|6 Steps to
Buying Your Montana Property
1. Make Sure
You Are Ready
Do you know what you want? Are you relocating
to the area, or looking for a vacation home? Are you looking for
an existing home, or for land to build your dream home? Be as
specific as possible - it will help to simplify your search.
Do you have the money? Speak with a
local lender to find out what you can afford. If you are
buying unimproved land that is outside of the city limits, make
sure to allow for the cost of putting in septic and a well.
2. Get a Realtor
Isn't finding the right property just a matter
of browsing through local real estate magazines and internet
websites? Not quite. No two properties and no two transactions are
alike. In the maze of forms, inspections, marketing, pricing, and
negotiating it makes sense to work with a local real estate
professional who knows the market and the community.
So give John or Vernon a call. It won't cost you a
thing. Get a professional working for you to help on what may be
the most important financial decision you ever make.
3. Get Pre-approved For Your Loan
Find a local lender and get them to give you a
pre-approval letter. This will make your offer look a lot more
appealing to the seller. There is nothing wrong with using an
out-of-town lender, but using a local lender helps to simplify the
closing process. They are used to working with the local title
companies, and can really help to expedite closing.
4. Search For Property
Go to the MLS Search page and search for
properties that have the features you are looking for. When you
find a property that interests you, contact John or Vernon so they can verify
that the property is still available and answer whatever questions
you may have. Use the simple form at the bottom of the MLS Search
page page to track the properties that you are interested in. Fill
in your contact information, along with the MLS numbers for those
properties, then click on the "Submit Request" button.
If you are not familiar with the area, contact
John or Vernon and let them know what you are looking for. They can recommend
an area and provide you with a list of properties to choose from
that match your needs. If you are not able to view the property in
person, John or Vernon can preview the property and email photos to you.
5. Make An Offer
The Montana Association of Realtors, in
cooperation with legal counsel, have developed forms which are
appropriate for real estate transactions in Montana. John or
explain the purpose of each form that makes up the offer contract
(commonly referred to as the "Buy Sell"), as well as
their role in
How much should you offer? You may have heard
that the amount of your offer should be x percent below the asking
price. In practice, your offer will depend on the basic laws of
supply and demand. If many buyers are competing for the same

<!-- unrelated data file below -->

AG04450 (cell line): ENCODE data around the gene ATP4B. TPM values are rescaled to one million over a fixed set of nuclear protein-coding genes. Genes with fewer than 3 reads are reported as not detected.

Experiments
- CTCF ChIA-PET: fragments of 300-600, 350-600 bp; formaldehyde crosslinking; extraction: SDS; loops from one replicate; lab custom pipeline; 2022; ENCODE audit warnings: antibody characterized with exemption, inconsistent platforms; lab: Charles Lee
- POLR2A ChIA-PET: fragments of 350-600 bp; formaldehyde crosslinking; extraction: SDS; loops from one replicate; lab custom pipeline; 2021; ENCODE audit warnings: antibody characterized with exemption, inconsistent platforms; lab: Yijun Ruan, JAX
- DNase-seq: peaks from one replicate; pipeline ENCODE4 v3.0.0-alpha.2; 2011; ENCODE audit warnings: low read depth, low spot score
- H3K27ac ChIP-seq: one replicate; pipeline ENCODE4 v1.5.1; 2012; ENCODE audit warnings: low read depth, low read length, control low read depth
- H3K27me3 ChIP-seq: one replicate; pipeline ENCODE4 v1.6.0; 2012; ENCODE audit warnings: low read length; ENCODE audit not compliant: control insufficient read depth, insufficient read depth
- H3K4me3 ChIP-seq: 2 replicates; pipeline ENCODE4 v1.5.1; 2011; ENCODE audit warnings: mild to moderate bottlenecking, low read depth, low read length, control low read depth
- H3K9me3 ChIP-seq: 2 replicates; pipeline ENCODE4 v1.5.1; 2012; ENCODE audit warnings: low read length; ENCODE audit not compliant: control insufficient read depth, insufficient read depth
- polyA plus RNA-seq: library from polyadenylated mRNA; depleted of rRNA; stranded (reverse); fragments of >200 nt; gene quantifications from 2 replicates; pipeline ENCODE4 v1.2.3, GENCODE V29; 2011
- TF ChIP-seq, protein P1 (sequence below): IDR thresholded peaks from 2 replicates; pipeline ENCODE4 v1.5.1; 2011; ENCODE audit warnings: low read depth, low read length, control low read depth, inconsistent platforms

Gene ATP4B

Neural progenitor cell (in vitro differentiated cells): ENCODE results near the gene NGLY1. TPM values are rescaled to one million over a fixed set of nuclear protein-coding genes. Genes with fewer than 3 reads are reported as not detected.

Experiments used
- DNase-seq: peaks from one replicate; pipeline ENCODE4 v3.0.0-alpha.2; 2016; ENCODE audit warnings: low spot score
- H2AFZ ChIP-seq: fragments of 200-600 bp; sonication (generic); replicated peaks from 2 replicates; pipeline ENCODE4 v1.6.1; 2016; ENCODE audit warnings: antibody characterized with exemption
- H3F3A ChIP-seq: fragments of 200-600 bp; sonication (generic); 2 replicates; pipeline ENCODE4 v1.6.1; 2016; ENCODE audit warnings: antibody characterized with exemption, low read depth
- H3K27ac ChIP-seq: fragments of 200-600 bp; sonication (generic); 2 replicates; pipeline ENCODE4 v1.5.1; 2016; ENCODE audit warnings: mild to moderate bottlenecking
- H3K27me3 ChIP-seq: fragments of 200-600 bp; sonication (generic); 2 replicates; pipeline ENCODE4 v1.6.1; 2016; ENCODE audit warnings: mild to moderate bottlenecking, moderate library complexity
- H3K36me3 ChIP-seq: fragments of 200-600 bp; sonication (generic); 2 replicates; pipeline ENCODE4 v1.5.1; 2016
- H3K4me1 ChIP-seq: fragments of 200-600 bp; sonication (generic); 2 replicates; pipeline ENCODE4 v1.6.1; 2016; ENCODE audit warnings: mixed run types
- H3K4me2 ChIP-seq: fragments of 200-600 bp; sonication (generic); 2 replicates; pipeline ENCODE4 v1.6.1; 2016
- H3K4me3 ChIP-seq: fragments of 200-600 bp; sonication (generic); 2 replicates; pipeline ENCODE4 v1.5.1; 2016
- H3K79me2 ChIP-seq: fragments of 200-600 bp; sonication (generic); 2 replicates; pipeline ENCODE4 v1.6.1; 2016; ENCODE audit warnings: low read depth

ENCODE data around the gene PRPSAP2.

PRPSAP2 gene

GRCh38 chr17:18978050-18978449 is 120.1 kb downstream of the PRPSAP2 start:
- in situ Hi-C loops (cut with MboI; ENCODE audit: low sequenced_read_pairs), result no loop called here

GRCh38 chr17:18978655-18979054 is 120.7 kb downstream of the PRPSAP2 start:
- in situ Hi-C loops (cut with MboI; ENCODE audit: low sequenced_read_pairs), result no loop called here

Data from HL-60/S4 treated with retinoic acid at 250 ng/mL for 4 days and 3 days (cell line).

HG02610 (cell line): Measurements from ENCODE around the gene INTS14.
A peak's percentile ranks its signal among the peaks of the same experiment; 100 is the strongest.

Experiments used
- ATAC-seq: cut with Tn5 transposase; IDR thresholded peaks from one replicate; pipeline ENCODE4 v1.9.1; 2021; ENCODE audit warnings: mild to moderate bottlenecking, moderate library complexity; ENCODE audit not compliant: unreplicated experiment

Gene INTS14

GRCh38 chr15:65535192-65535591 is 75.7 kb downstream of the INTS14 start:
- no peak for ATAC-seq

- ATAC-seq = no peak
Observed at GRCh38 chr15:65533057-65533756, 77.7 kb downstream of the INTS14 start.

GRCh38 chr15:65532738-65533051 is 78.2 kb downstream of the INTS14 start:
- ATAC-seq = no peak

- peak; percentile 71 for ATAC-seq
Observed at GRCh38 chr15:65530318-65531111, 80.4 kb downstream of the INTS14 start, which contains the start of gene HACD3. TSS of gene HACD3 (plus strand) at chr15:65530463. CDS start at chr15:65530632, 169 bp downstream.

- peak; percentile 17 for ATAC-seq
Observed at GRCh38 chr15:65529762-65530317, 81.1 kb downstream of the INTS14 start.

property, then the seller will probably get full-price offers -
sometimes even more than full-price.
The offer amount is very important, but it is
only part of what makes up the offer. The terms of the offer can
represent thousands of dollars of additional value to the seller -
or additional costs. John or Vernon will help you to craft an offer that is
appropriate for the property as well as the current market
At the time the offer is made you will need to
provide some amount of earnest money. The earnest money deposit is
a "good-faith" payment you submit with your offer to show the
seller you are serious about proceeding. Once the sales contract
has been signed by both parties, the earnest money is deposited in
an escrow account and will be applied to your closing costs.
Once the offer is made, the seller has three
options: ignore it, accept it, or make a counter-offer. A
counter-offer is basically one or more revisions to the terms of
the original offer. Offers and counter-offers
reflect the back-and-forth activity of the marketplace. It is a
practical and time-proven process, but can contain tricky clauses
and hidden costs. John or Vernon will decipher the maze of paperwork and
help in the actual negotiations.
The closing process, sometimes known as
"settlement" or "escrow", is where the necessary paperwork needed
to complete the transaction is signed. It is typically held at the
office of a local title company. In many cases, the buyer and
seller don't need to attend at the same time. In the case of an
out-of-town buyer, the appropriate documents are commonly sent
between parties via overnight delivery.
In any case, the result is that title to the
property is transferred from seller to buyer. From the proceeds
credited to the seller, money is subtracted to pay off any
existing mortgages, miscellaneous transaction costs, and real